Full moon at it again 2016.03.23

I blame the moon.
Every time a full moon is coming on, something kablooey happens. Tonight it was a food catastrophe. I was preparing a dish for the potluck at the library….

Remember? “Animal, Vegetable, Miracle: A Year of Food Life”? The Lenawee Reads book selection—the One Book, One Community program all the libraries in the county have embraced this month with a variety of activities and events planned in conjunction—prompted Stair District Library to host a potluck before the Evening Book Discussion Group’s March meeting and discussion of Barbara Kingsolver’s book.

It’s an excellent book, comprehensively covering every aspect of growing and procuring, locally, a family’s food for a year. Kingsolver is listed as the main author and she carries the story forward, but her husband writes more technical essays with statistics and her daughter writes personal essays. And then there are the recipes. Thirty-six recipes accompany the text, and the library invited patrons to choose one to make and bring to the potluck.

I chose Sweet Potato Quesadillas thinking it looked like a quick and easy recipe….except I forgot to buy tortillas when David and I were in Toledo Sunday. We were celebrating our wedding anniversary (I depart here to remind readers that we are truly married in the eyes of the law and the church and have been for 34 years now, even though I never changed my last name.) Anyway, I wanted whole wheat tortillas with no preservatives since it seemed in keeping with the book, but just plumb forgot to even look when we were at the Phoenix Food Co-op.

Then I realized: my daughter Maddie makes tortillas all the time; how hard could it be? If Maddie can do it, so can I. I texted her for the recipe. It looked easy-peasey simple.
I should have made the quesadillas Sunday night, but I foolishly allowed myself to get totally distracted with posting photos on Facebook. David had rediscovered a photo of three-year-old Ben dressed as a “bag baby” along with Jake and Jamie Dilworth, similarly attired. That photo reminded me of a couple others I had recently come across and those photos led me to another pile, some of which are now on Facebook—Rosie looking exactly like her two-year-old daughter Ellie, Maddie holding a magic wand after filling my still-very-brown hair with barrettes and ponytails; three-year-old Ben squished between me and my mother, a “what the …” look on my face; another three-year-old Ben and me with my friend Amy in New York City at Riverside Park. I probably wouldn’t have posted any, but it was Ben’s half-birthday and I had posted the “Bag Family” one earlier in the evening.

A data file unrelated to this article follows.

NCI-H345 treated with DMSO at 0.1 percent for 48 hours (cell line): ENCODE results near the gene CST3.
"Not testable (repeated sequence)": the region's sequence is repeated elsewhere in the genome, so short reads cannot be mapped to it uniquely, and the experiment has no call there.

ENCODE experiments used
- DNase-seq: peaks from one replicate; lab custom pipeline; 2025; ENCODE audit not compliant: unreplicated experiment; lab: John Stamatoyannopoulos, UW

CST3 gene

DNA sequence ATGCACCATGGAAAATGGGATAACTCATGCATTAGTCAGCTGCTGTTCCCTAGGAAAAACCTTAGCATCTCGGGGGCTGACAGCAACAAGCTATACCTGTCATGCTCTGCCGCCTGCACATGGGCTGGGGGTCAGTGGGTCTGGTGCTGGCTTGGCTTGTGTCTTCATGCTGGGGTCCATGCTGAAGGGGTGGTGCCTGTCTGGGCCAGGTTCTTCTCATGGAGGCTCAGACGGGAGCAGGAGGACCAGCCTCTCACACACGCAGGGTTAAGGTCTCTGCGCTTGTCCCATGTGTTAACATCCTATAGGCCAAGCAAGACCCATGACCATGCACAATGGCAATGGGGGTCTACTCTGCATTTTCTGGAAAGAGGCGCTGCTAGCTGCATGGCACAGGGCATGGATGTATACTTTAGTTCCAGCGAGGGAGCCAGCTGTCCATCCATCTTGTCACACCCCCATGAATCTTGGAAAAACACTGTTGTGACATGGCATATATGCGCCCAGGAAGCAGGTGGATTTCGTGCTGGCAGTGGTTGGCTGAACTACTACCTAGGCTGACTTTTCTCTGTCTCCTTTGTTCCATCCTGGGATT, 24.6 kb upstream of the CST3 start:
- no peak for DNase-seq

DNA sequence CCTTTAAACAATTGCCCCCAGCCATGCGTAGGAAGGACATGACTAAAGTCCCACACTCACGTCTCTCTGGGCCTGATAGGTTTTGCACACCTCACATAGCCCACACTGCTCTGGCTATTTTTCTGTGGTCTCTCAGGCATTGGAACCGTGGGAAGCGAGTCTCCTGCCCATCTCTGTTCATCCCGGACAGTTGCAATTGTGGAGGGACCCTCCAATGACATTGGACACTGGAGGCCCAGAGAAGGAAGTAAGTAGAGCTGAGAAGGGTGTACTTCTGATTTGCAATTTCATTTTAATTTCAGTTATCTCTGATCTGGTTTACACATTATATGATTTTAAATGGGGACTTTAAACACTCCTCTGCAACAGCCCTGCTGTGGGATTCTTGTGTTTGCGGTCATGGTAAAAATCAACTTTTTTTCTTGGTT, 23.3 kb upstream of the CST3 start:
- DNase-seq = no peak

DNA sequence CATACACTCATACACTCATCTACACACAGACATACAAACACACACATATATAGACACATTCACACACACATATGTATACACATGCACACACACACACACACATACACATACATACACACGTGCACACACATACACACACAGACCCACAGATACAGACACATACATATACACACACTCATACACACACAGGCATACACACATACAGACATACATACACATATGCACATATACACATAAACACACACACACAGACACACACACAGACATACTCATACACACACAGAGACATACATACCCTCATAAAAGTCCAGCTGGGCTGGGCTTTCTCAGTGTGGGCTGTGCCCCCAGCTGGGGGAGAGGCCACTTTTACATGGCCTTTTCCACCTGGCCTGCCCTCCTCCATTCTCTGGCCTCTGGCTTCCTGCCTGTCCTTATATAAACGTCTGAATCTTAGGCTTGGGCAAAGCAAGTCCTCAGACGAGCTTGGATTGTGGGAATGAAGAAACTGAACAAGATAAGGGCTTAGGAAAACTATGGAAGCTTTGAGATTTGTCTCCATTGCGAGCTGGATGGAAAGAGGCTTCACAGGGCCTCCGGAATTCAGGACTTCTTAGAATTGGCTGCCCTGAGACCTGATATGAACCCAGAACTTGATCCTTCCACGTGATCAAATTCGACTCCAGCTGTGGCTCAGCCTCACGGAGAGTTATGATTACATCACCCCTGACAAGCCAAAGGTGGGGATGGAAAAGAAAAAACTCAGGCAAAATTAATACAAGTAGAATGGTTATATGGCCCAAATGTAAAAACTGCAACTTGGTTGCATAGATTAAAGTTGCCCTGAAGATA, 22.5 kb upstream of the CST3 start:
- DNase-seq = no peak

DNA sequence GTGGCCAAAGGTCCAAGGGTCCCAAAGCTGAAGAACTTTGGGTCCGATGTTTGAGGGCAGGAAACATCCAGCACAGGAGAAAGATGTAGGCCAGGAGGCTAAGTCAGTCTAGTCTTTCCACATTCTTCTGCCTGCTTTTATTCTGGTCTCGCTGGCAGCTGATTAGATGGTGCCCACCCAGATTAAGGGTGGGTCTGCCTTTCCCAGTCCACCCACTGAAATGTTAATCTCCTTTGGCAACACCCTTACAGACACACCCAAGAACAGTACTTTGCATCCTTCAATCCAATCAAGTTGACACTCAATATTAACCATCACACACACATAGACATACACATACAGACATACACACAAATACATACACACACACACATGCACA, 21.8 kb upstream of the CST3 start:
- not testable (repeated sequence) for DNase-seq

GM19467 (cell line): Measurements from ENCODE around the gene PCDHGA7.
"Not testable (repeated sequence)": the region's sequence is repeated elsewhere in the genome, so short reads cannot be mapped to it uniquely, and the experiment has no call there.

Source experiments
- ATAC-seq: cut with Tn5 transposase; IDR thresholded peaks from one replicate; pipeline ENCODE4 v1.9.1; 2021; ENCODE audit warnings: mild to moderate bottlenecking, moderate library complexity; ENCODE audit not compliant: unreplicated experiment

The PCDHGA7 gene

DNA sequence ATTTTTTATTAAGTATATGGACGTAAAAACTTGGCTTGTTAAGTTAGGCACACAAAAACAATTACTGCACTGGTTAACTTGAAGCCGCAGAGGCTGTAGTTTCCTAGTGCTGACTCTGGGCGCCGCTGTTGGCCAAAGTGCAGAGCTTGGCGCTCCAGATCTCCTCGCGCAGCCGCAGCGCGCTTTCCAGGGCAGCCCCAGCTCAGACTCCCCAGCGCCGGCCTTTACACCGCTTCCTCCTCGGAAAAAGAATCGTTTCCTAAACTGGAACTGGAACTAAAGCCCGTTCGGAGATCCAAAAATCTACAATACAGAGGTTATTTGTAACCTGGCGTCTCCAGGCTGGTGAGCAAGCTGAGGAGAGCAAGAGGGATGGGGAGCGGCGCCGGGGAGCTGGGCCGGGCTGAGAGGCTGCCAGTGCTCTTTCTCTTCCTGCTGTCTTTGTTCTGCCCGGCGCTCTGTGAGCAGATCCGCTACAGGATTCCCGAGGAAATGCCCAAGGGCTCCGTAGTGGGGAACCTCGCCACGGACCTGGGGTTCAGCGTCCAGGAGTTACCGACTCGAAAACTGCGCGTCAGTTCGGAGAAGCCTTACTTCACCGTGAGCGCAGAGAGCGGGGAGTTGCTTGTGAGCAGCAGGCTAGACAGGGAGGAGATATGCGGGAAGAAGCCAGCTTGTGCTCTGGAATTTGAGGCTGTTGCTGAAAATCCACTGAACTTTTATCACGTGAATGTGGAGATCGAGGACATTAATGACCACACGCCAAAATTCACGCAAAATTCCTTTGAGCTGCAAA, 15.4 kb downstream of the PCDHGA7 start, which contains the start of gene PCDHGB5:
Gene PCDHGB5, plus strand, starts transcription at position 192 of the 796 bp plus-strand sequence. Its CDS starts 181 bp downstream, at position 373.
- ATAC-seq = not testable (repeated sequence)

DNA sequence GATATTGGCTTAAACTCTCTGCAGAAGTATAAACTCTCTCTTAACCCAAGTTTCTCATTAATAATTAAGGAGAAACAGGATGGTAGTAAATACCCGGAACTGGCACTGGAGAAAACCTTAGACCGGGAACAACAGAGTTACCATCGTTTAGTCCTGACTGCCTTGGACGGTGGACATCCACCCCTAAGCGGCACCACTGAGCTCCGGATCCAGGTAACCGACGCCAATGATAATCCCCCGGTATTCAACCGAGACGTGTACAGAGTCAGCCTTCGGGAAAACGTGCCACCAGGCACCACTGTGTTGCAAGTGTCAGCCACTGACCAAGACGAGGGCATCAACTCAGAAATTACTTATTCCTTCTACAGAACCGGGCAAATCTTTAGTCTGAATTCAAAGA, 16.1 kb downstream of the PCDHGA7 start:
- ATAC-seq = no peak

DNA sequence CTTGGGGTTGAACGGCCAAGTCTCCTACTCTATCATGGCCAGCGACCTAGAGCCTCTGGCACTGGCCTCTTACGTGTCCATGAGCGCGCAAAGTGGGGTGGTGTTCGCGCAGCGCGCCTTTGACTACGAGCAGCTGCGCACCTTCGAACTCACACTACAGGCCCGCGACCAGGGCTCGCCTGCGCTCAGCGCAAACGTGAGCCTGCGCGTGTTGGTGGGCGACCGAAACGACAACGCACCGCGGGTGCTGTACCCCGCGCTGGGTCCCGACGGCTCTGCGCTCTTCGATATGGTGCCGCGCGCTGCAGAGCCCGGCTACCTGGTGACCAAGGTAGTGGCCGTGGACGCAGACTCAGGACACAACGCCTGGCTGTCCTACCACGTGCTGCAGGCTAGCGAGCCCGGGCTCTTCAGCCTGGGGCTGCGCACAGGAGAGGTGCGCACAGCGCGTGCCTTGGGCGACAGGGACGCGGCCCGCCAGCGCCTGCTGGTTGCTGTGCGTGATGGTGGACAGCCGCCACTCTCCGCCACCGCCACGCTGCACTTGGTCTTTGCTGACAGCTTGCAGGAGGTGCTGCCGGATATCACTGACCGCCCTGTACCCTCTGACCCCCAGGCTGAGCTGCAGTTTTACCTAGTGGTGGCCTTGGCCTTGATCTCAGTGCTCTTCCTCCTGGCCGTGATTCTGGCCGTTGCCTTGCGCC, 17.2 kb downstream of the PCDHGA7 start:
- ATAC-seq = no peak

One thing led to another and it was 1 a.m. before I remembered the quesadillas. I prepared the sweet potato part of the recipe and then decided I should go to sleep and make the tortillas Monday evening before the potluck.
Bad move. At 5:20 p.m., I was in a crazy rush, whipping around the kitchen, trying to do too many things at once. It wasn’t just mixing up and rolling out the tortillas; I had to heat the sweet potato mixture, oil the cookie sheet, and slice the brie. Have you ever sliced brie cheese? That’s a major oy right there. I don’t think I’ve ever bought brie before. What a complicated cheese. Depending on how old it is, its consistency varies. My cheese was in the creamy impossible-to-slice-especially-when-you’re-in-a-really-big-hurry stage. And then the pan started burning...I wasn’t cranking out the tortillas fast enough.

I grabbed a big mixing spoon to slap the sweet potato mixture on a tortilla resting on a cookie sheet, figuring the spreading would go faster with a bigger spoon, and it did—but it also added some weight to the cookie sheet. The cookie sheet was (precariously, in retrospect) balanced on the sink when I turned to flip a tortilla out of the frying pan and place the last one in.

And, then, I sensed a slow, gentle slide behind me. I turned in time to see the cookie sheet, dragged by the weight of the spoon, flip over and complete its journey to the floor, sweet potato side down. Dinner for David, I thought as I huffed and puffed and said words I never uttered when my kids were living at home. Back to square one with the tortillas.

No, it wasn’t a pretty scene at my house Monday night, especially when the first tortilla of the second batch closely resembled Africa instead of the moon.
Is that the moon’s fault?